Sure it can. Heck, Falcon 9 can lose an engine on ascent (much worse than a low-thrust maneuvering thruster) and still make the intended orbit.
That's known as engineering for off-nominal situations.
As long as the vehicle still makes the required maneuver and still has a bit of redundancy, you're fine.
The big problem is this trunk gets discarded on landing, so they won't have the failed units to look at.
The BBC website says:
"Boeing had attempted to fly Thursday's mission in August last year but was forced to abandon that exercise when valves in the capsule's propulsion system wouldn't open and close properly on the launch pad.
This issue still requires a permanent fix but engineers were happy to let the latest launch go ahead with temporary corrective measures in place."
So, hopefully, this flight will give them enough feedback to make more permanent and lasting "fixes" before any human guinea pigs are allowed to hitch a ride.
See here for some examples from last year:
When it's attached to the ISS it doesn't matter whether the module is manned or not - the whole ISS is manned.
The next milestone will be tonight (EDT) when they attempt to dock with the ISS. Even though its history is less than stellar, I still wish the boffins well.
As far as the malfunctioning thrusters, the multiple redundancies should still allow docking and deorbit. Still I wouldn't mind a few more cargo missions before they put spam in the can.
Considering the multiple scrubs caused by the thruster system rusting out on the ground, having two fail at launch isn't a great look. (Those were the maneuvering thrusters valves that were rusting shut on the ground right?)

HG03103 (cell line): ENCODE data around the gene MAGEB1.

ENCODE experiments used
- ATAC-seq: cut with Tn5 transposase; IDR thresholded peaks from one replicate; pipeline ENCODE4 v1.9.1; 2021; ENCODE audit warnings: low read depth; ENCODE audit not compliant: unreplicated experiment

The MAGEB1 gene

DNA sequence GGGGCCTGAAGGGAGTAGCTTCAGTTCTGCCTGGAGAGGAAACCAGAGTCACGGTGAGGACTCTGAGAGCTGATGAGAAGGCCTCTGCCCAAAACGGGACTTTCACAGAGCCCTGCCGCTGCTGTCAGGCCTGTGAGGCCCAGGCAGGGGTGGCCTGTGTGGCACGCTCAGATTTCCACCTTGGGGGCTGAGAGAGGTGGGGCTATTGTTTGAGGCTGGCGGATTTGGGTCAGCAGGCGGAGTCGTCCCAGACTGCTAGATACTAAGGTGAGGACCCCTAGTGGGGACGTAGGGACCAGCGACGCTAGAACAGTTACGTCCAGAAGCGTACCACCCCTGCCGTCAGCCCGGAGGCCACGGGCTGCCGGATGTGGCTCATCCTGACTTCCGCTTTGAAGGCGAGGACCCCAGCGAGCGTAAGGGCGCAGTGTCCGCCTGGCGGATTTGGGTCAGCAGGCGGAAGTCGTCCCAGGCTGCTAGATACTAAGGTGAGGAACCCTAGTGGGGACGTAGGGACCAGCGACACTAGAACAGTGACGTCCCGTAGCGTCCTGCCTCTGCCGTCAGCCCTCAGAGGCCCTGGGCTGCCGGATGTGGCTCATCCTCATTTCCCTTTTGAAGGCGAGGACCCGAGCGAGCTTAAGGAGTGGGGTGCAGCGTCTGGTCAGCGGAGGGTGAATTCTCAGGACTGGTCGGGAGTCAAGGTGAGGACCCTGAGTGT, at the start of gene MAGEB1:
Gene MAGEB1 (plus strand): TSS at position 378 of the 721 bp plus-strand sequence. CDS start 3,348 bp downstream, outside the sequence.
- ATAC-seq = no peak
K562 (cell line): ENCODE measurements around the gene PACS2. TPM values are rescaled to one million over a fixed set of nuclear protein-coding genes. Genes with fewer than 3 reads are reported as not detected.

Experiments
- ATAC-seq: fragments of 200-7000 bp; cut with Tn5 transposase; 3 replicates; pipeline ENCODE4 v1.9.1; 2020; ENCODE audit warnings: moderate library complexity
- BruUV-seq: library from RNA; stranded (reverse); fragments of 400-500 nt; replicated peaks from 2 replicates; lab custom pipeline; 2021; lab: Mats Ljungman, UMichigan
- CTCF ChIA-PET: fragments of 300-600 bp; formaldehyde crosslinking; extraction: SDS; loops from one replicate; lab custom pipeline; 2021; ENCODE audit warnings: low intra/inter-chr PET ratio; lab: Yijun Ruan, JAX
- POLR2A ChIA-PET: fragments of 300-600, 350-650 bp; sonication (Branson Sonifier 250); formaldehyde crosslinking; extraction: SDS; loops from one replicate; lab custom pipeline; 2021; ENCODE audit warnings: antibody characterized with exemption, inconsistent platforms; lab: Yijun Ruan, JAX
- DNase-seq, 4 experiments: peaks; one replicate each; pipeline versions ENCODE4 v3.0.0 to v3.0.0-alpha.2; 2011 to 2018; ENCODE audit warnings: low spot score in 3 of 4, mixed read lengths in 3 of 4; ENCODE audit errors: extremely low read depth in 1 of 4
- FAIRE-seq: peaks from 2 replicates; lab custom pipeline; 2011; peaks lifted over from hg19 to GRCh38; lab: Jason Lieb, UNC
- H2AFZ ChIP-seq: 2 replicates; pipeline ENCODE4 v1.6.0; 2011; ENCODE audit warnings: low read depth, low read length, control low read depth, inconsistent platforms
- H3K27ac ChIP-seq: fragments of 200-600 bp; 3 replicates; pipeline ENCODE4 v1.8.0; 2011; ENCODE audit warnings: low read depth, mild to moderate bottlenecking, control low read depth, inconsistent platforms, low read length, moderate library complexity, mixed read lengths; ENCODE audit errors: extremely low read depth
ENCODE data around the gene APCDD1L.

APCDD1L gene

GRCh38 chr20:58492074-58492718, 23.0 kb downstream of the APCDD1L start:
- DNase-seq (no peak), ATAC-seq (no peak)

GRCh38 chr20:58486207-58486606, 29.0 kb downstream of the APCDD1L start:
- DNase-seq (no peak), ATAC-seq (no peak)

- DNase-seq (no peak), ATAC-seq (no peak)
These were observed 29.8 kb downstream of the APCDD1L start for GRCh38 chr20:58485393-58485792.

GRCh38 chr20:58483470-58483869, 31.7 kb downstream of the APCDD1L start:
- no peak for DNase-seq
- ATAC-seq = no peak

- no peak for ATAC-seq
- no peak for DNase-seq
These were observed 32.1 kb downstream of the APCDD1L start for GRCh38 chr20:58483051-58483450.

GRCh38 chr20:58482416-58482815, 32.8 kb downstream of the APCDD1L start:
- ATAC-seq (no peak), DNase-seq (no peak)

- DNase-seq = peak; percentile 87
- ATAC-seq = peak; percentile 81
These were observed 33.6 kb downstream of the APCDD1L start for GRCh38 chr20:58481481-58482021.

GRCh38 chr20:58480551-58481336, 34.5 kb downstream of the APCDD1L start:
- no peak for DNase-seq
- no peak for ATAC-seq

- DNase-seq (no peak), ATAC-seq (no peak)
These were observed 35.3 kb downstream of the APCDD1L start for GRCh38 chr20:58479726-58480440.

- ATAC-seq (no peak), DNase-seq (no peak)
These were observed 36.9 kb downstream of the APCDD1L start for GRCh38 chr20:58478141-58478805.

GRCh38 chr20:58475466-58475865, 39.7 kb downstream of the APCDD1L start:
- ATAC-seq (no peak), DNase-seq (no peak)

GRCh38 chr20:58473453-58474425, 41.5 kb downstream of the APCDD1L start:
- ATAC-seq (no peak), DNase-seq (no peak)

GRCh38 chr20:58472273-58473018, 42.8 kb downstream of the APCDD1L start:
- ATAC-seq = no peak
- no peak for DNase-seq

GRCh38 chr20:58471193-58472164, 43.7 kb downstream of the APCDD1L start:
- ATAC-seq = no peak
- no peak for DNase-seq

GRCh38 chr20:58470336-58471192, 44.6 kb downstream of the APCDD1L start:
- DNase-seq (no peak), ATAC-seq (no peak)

Having 2 fail one time in flight would be black swan territory. Multiple failures at launch hot on the heels of a history of failures on the ground starts to look more like a critically flawed system component. Considering the context, one that will probably need to be ripped out have most of the crafts flight rating an testing redone as well.
But Boring is getting paid either way, $$$ becomes $$$$ for every failure. But no one can publicly admit this whole project was just an excuse to prop up the old guard in the aerospace wing of the defense contractors. Because the DoD still wants the stuff they make that SpaceX and Blueorigin won't touch.
There is a case for that from a purely Machiavellian standpoint, but we'd probably be better off admitting we are bending the rules and just giving them some block grants instead of enabling them by putting a fig leaf over obvious padding, graft, and corruption that leads to delays and flawed systems. Those are hard habits to break, and why we can't even get a cargo plane that is able to perform as well as the one that it is replacing, but also pay much more for.
But no one can publicly admit this whole project was just an excuse to prop up the old guard in the aerospace wing of the defense contractors
They don't have to. SpaceX's performance with Crew Dragon says it all, and has embarrassed the hell out of Boeing. Boeing has also lost a large chunk of change having to pay for the reflight.